I have some points to make and some questions, below. None of these imply that the papers shouldn’t be published – on the contrary, my interest in making them is so that the issue is as strong as possible.
This paper sets the scene for the whole issue; I think it helps. However, I wonder if you could explain exactly what video adds to text. You say, “The constraints of poverty that we reference in our articles are traditional academic forms of print-based texts which neglect the embodied expression of moral and aesthetic values.” but personally, I think this is problematic becuase I don’t really believe that print-based texts neglect the embodied expression of moral and aesthetic values. I find the embodied expression of moral and aesthetic values in The Grapes of Wrath, Hard Times, Tom Jones, The Kite Runner and lots of other texts. In these texts and in many more, the writers’ values are embodied in their characters, their narratives, their own commentary and simply the quality of their writing. I’m sure there are multimedia ‘texts’ which do this too, but I will not easily be persuaded that they are better in this respect than books, just because you get to see images. (Having said which, I think there are some aspects of human experience which are more easily and effectively grasped through the moving image; I’m just not yet convinced by your arguments.)
The section ‘Responding to a Reviewer’ is nice – clear and concise. However, I remain unhappy about most of your references to transcending constraints of poverty. If you really want to discuss moral or aesthetic poverty, I think you should be clear about what you mean and provide at least some evidence to indicate where you are overcoming them. (I suppose I don’t buy the argument that all other research, published in journals, is morally or aesthetically empty.) The section on methods is very informative and appropriately detailed, in my view. However, and I know that reviewers often make this point – the section on data analysis is not as strong as other sections. Surely identifying themes is only part of the analysis?
I think this is an important paper because it provides the fullest explanation of the theory that underlies the others. In fact, now that the papers are split, I wonder if it might be helpful to flag this up – something like ‘new readers, start here’. It would still be improved by some revisions in my view.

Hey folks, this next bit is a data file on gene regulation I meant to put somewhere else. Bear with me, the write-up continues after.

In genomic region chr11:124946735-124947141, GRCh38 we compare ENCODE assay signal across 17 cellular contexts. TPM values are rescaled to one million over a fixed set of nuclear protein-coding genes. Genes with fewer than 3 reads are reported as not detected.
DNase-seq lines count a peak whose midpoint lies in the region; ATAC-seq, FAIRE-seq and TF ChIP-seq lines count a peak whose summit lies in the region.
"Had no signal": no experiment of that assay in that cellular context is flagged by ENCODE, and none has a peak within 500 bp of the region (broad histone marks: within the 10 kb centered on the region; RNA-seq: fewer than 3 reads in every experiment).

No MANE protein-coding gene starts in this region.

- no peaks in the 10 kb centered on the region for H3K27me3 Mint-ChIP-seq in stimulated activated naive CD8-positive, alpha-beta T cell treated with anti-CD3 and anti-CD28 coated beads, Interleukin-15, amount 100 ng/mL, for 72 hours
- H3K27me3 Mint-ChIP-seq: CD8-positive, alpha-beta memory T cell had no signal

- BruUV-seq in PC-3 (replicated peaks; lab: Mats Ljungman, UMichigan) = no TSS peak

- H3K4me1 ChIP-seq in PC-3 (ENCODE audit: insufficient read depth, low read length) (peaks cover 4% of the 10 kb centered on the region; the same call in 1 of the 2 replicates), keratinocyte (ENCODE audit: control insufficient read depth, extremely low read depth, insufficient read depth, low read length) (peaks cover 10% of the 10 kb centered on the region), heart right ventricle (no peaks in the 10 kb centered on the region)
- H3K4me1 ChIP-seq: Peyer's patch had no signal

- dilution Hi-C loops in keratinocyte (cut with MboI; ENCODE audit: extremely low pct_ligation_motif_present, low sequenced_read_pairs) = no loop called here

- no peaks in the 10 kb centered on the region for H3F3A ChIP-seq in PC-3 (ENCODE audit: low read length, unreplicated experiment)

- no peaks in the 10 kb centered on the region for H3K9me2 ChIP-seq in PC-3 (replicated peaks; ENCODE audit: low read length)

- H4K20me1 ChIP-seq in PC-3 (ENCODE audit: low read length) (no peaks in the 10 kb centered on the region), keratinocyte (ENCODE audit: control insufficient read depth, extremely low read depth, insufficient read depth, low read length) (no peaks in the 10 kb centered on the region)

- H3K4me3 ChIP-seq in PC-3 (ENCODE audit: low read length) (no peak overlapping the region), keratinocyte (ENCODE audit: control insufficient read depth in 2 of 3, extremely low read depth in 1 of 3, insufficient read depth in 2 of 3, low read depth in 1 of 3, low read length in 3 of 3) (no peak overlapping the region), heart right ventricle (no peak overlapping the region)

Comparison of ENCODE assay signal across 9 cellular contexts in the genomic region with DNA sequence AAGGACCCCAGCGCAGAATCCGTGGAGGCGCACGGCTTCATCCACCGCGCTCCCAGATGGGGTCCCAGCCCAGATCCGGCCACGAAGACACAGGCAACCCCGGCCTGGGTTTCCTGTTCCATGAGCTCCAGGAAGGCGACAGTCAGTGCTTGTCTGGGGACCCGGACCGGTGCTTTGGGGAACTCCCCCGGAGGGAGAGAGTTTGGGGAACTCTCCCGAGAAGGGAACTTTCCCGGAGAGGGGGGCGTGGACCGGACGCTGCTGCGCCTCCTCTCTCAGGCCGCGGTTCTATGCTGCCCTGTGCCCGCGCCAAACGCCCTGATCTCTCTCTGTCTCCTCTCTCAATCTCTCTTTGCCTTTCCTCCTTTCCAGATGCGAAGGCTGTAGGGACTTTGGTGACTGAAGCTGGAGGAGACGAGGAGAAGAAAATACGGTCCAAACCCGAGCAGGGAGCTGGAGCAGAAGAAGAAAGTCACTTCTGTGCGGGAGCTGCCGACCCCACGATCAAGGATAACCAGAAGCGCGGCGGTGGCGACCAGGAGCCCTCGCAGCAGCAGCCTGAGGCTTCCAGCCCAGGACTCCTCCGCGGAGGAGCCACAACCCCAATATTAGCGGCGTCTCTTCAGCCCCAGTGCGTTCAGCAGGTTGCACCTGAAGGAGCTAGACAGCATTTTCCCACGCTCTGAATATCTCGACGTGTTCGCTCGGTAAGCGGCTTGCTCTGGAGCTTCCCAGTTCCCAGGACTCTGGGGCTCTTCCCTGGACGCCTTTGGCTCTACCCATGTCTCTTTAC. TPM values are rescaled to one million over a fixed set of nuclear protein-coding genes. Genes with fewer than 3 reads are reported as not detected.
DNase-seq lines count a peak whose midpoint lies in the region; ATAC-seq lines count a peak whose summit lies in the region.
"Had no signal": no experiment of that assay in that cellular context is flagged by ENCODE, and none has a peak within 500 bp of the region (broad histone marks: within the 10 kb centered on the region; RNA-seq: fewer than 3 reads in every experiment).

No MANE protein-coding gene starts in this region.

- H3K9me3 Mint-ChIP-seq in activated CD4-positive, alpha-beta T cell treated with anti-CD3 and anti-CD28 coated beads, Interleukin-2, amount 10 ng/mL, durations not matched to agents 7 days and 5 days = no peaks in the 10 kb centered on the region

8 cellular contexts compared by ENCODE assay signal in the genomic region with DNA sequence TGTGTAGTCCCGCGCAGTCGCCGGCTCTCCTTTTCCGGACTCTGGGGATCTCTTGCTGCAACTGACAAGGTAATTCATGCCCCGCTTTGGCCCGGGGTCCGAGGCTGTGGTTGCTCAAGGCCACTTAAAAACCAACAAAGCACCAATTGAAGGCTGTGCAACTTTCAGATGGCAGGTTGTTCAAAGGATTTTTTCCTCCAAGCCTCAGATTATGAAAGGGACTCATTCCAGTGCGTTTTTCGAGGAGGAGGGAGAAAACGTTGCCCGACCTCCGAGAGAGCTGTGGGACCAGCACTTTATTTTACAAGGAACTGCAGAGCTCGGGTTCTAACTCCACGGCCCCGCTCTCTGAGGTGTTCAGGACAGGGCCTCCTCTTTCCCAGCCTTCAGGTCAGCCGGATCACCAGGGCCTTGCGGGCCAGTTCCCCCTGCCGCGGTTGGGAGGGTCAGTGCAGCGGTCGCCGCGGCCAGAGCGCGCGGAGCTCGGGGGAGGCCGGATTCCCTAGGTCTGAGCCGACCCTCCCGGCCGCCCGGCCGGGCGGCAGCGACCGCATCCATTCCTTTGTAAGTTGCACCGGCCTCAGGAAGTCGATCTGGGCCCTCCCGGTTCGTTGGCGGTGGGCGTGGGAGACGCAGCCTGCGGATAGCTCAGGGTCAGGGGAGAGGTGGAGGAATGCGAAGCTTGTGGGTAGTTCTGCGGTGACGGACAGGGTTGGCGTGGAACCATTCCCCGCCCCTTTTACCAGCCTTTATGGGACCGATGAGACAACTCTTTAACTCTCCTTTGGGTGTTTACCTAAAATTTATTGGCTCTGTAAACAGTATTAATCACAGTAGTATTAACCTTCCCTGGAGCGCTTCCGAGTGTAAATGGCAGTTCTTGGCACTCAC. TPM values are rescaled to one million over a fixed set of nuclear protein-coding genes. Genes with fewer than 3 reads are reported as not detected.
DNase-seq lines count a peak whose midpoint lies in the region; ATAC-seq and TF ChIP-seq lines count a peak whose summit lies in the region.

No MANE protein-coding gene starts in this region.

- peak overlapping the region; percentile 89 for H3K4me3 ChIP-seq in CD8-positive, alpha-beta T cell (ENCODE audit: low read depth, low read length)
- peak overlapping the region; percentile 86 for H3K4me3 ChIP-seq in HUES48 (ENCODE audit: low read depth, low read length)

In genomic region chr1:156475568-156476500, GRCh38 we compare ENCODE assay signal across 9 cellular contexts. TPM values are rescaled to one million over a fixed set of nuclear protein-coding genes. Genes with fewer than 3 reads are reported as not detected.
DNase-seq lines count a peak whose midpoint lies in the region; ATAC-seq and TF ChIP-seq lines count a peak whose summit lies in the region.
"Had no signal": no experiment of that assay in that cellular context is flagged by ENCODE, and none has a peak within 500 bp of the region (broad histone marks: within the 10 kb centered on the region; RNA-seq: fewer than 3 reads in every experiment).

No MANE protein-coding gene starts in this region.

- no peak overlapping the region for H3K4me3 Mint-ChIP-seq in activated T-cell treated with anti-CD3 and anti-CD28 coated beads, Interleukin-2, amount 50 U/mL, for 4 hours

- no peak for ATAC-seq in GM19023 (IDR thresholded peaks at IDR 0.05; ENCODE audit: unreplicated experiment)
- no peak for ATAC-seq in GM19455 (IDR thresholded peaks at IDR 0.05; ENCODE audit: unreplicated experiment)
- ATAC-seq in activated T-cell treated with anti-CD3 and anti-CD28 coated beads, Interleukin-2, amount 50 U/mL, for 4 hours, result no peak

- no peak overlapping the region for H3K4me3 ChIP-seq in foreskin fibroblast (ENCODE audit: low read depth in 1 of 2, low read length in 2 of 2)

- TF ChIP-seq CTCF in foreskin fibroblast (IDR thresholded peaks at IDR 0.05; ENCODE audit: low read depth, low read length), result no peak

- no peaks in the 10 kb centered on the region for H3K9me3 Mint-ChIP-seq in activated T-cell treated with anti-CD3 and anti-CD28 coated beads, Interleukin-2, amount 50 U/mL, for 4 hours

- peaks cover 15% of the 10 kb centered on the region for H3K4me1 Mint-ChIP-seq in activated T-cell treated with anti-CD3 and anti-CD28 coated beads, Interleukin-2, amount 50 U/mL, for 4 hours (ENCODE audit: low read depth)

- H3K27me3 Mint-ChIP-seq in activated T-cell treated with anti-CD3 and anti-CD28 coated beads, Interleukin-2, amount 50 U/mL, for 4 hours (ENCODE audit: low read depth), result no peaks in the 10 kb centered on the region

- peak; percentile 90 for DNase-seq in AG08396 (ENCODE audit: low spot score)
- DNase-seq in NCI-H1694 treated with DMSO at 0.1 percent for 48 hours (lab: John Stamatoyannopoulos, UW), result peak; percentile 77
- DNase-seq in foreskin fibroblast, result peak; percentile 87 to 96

The paper gives a clear exposition of living educational theory including,
- · disillusionment with academic writing, in favour of writing in which participants can recognise themselves, coupled with a move away from traditional educational research and the ‘disciplines’ approach
- · ‘I’ as a living contradiction
- · living educational theory to understand praxis, starting with questions of the type, ‘How do I improve what I am doing?’ and generating explanations that individual practitioners produce to explain their educational influences in their own learning, in the learning of others and in the learning of the social formations
- · empathic resonance with visual data to communicate life-affirming energy
- · Collaboration as method and methodology, with the importance of building trust and respect through dialogue
- · Living legacy
I understand it (I think!) and I like what I understand.
I have questions about ‘I’ as a living contradiction: is this essential for the process of developing a living educational theory? how common is the experience, as described? Would a person expect to experience it several times during the course of a career? Are there further examples from your own career, Jack?
The use of video is generally helpful and I certainly notice the three collaborators resonating with each other on the first video. The clip from the Mandela Day lecture is not so helpful: for the specified 9 minutes, we see Jack drinking water and attending to discussions that we can hear but not follow because no words are distinguishable. I think there might be a better moment to present from this lecture, if you want to use it.
At around about this point, I think the paper as a whole loses focus; I’m not really convinced that the material about Nelson Mandela adds to the discussion and the ending, referring to ‘learnt heart’ needs cleaning up.
A few small matters:
15 need consistent language
19 an intention relationship
19 self and other – do you mean others?
It seems to me that this paper adds important insights about the conditions for establishing a culture of enquiry. These include,
- · valuing embodied knowledge
- · the purpose of expressing life-affirming energy: inviting people to join in and pool their own
- · the importance of allowing yourself to be and feel vulnerable
- · the importance of modeling this
- · comfort as a pre-requisite
A couple of questions: You say that Jack was relentless in his pressure and support but you tend to ignore the value of pressure in your own account, and focus very much on support and, indeed, comfort. Is this what you want? If so, I’d ask why.